Tonight I had the predominant urge to just sit back and enjoy a good book. Therefore I must apologies to those blogs I read regularly for not paying them a visit. Although I must confess that many of them have no idea I visit, other than an unexplained single increase in their RSS feed. I have a bad habit of being a lurker on many of my favorite sites. I generally will not make a comment unless I feel I have something to contribute, and I am far to contemplative to make spontaneous comments. For some reason I have to mull over what exactly I want to say. There is something about putting your thoughts into written form that makes them seem more potent, powerful, or maybe even cavil. I find it interesting, for me at least, that I will freely talk verbally with people I have never met, but feel compelled to be careful of what I write. Perhaps there is the thought that a verbal conversation can be forgotten easily where the written word is preserved for better or worse. I'm not sure what that makes me, careful, cautious, or maybe pompous. It is also interesting that I love to get comments on my blog, but for some reason feel other bloggers would consider what I have to say as trifle or annoying.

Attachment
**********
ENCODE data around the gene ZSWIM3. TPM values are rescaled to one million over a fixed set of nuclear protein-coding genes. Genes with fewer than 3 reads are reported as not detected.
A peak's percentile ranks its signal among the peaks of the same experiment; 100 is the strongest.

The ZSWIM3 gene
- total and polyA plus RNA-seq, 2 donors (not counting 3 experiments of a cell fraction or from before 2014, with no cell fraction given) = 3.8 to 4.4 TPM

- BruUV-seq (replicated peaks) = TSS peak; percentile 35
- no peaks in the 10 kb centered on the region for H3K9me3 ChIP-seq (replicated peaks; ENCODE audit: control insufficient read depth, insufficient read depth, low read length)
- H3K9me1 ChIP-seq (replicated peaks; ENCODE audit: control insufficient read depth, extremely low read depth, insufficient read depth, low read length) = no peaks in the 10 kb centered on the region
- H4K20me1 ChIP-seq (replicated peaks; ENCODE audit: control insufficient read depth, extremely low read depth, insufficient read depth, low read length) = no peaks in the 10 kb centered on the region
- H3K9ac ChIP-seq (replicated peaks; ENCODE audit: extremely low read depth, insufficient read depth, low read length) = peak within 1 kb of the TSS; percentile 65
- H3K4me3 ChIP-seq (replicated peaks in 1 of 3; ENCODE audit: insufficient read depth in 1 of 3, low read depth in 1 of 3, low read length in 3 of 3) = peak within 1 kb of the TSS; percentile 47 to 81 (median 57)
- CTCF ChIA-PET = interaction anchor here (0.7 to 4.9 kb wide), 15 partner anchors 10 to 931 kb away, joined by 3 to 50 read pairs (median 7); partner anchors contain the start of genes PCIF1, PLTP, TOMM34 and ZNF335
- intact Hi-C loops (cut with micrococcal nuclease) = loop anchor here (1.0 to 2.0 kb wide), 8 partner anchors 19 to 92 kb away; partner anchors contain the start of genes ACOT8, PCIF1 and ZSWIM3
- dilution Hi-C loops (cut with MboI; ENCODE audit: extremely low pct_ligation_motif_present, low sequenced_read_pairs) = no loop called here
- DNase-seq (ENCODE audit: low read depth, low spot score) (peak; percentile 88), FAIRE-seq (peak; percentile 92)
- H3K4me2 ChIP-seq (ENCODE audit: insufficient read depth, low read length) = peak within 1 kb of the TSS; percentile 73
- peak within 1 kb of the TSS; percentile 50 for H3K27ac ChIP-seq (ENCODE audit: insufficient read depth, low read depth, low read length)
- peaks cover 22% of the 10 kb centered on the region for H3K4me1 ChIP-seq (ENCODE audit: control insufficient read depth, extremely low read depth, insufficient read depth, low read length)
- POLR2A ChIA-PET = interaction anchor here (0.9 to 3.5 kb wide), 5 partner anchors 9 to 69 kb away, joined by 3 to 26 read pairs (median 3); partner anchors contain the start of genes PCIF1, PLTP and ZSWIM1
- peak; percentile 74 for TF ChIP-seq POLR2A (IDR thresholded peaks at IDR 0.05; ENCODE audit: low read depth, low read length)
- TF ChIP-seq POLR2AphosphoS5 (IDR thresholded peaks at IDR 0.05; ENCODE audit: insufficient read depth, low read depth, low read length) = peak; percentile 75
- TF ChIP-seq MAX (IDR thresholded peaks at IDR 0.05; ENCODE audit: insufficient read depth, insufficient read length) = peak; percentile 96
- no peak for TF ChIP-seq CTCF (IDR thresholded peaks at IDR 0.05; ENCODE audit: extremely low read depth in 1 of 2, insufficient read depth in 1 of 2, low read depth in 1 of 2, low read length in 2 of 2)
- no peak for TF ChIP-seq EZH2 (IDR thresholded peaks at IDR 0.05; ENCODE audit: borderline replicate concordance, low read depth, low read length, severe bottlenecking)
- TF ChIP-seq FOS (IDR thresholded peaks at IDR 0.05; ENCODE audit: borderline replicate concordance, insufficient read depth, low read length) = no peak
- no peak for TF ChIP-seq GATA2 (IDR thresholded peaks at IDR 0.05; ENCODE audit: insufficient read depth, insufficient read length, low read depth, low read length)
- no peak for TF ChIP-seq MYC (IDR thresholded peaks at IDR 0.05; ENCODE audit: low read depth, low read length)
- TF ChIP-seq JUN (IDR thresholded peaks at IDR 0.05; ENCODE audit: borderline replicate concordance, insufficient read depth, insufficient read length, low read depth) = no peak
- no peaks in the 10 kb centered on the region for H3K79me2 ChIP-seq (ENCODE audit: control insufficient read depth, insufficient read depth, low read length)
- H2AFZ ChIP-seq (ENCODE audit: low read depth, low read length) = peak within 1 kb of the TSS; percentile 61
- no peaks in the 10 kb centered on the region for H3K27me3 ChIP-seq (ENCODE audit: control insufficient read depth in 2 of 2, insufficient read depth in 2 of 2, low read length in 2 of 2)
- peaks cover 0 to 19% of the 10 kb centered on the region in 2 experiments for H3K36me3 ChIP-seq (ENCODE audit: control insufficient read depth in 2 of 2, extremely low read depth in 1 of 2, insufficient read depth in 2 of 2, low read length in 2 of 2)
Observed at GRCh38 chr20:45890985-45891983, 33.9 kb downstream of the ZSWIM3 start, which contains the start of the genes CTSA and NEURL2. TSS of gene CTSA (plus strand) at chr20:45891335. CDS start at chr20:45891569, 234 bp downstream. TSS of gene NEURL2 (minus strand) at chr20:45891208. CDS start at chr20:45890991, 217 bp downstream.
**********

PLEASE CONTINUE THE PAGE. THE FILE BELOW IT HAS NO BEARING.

Anyway, I took a break from the Net tonight to enjoy a good novel of the paper back version, instead of the electronic version. There is something comforting about the feel of a good book. Each one has its own weight and texture, that adds to the experience. I know, that sounds absolutely ridiculous, but to me it adds to the overall adventure. Somehow it lets me identify with the story, or maybe the author. There is something basic, and fundamental about the turning of the page, and anticipation of what is coming next that appeals to my old fashioned nature. I suppose that goes to show that no matter how much I want to become more involved in the Internet and technology, I can not escape my origins. The glowing warmness of the computer screen shall never replace the comfort and repletion of a good book.
I will leave you with this quote from The Walking Drum by Louis L'Amour.
Knowledge is priceless, material possessions and money can be lost or stolen. Knowledge can never be taken from you, even if given freely you still retain it.